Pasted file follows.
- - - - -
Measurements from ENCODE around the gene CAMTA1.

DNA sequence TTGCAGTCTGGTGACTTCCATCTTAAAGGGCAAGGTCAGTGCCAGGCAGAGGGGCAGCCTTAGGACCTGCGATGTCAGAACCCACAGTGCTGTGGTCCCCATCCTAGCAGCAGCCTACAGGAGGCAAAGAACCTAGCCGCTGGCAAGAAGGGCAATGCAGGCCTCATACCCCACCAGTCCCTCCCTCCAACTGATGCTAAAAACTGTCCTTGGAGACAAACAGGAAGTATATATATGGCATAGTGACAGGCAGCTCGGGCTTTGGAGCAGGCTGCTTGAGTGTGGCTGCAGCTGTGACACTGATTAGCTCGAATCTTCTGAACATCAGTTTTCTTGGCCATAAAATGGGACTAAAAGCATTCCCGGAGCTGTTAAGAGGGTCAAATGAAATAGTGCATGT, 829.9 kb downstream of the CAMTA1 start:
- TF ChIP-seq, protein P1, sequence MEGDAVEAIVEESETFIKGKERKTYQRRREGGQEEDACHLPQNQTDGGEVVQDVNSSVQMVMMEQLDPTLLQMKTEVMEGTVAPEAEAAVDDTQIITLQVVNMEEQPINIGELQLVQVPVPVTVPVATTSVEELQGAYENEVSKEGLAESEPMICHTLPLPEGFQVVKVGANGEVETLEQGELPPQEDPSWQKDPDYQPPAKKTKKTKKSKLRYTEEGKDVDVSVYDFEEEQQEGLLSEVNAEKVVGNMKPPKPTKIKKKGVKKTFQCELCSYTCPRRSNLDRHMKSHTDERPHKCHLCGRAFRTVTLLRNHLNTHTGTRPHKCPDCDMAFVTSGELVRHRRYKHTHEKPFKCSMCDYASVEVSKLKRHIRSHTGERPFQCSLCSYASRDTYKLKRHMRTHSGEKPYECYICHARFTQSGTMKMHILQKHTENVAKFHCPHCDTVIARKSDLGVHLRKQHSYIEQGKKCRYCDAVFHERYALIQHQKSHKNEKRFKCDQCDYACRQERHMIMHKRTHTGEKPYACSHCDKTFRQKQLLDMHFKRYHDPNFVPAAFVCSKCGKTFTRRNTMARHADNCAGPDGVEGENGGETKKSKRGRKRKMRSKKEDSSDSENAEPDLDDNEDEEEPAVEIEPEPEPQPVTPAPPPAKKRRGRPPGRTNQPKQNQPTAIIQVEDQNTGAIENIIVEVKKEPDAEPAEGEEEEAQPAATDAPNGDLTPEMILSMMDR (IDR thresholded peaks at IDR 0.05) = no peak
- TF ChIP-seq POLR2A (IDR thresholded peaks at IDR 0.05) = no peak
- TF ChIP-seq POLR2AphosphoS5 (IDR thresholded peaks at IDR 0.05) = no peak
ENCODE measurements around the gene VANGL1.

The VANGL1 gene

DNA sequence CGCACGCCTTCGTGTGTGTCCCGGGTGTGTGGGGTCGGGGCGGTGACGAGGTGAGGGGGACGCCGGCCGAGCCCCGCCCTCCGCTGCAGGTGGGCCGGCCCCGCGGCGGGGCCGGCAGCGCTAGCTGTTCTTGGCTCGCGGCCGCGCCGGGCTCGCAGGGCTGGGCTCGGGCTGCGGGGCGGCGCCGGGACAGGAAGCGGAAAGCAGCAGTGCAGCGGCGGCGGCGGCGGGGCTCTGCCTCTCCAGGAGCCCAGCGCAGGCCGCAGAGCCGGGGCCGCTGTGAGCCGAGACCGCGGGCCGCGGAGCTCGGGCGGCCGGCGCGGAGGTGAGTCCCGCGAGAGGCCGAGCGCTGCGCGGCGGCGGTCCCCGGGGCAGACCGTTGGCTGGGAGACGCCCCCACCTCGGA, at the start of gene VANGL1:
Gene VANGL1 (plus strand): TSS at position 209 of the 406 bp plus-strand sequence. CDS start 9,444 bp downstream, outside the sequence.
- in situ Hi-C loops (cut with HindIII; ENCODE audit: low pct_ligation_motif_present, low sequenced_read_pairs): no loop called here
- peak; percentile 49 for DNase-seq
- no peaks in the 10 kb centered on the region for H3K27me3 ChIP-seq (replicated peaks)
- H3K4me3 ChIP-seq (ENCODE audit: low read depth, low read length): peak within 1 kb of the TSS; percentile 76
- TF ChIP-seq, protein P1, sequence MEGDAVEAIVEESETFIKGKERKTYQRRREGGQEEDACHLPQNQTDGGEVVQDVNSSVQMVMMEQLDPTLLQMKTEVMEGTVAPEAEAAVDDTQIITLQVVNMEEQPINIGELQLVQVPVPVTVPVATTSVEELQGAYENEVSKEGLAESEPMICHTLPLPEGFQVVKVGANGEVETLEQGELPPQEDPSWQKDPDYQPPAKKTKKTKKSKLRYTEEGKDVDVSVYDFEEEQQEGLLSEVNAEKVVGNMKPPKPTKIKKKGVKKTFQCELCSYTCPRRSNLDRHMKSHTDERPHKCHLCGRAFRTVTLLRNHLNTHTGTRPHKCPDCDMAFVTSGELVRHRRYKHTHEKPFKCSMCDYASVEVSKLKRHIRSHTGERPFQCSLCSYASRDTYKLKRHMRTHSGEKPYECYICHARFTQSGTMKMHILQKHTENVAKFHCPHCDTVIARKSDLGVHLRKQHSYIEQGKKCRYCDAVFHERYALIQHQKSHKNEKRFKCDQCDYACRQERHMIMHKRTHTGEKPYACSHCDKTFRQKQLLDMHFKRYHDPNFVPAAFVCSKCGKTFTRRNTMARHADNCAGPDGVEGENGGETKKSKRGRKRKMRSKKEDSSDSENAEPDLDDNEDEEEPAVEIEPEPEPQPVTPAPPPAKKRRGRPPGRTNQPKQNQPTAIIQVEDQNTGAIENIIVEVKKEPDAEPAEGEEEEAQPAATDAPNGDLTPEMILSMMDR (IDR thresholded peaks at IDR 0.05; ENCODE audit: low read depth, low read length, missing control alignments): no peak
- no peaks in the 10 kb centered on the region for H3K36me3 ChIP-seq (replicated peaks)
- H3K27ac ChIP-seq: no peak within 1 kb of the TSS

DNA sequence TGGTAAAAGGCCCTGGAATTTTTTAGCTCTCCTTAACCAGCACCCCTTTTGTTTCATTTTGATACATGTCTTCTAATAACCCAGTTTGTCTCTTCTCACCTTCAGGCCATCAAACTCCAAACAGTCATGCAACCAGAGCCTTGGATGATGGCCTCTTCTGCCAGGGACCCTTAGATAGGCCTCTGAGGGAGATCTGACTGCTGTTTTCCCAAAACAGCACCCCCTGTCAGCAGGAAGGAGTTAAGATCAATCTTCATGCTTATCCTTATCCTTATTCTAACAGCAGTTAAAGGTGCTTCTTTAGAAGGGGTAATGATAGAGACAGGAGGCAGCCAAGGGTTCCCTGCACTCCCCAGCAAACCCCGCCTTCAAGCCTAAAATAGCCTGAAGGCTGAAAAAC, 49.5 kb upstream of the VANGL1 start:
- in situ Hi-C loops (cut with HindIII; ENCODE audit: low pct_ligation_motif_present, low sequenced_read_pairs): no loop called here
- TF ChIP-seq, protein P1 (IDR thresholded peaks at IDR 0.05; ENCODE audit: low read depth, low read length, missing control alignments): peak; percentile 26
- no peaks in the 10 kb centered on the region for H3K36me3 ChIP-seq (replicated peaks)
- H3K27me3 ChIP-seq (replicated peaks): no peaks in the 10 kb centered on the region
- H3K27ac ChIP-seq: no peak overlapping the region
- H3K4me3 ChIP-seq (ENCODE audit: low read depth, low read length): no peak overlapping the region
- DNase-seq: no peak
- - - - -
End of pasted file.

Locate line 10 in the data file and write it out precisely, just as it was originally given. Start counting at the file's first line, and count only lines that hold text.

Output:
- in situ Hi-C loops (cut with HindIII; ENCODE audit: low pct_ligation_motif_present, low sequenced_read_pairs): no loop called here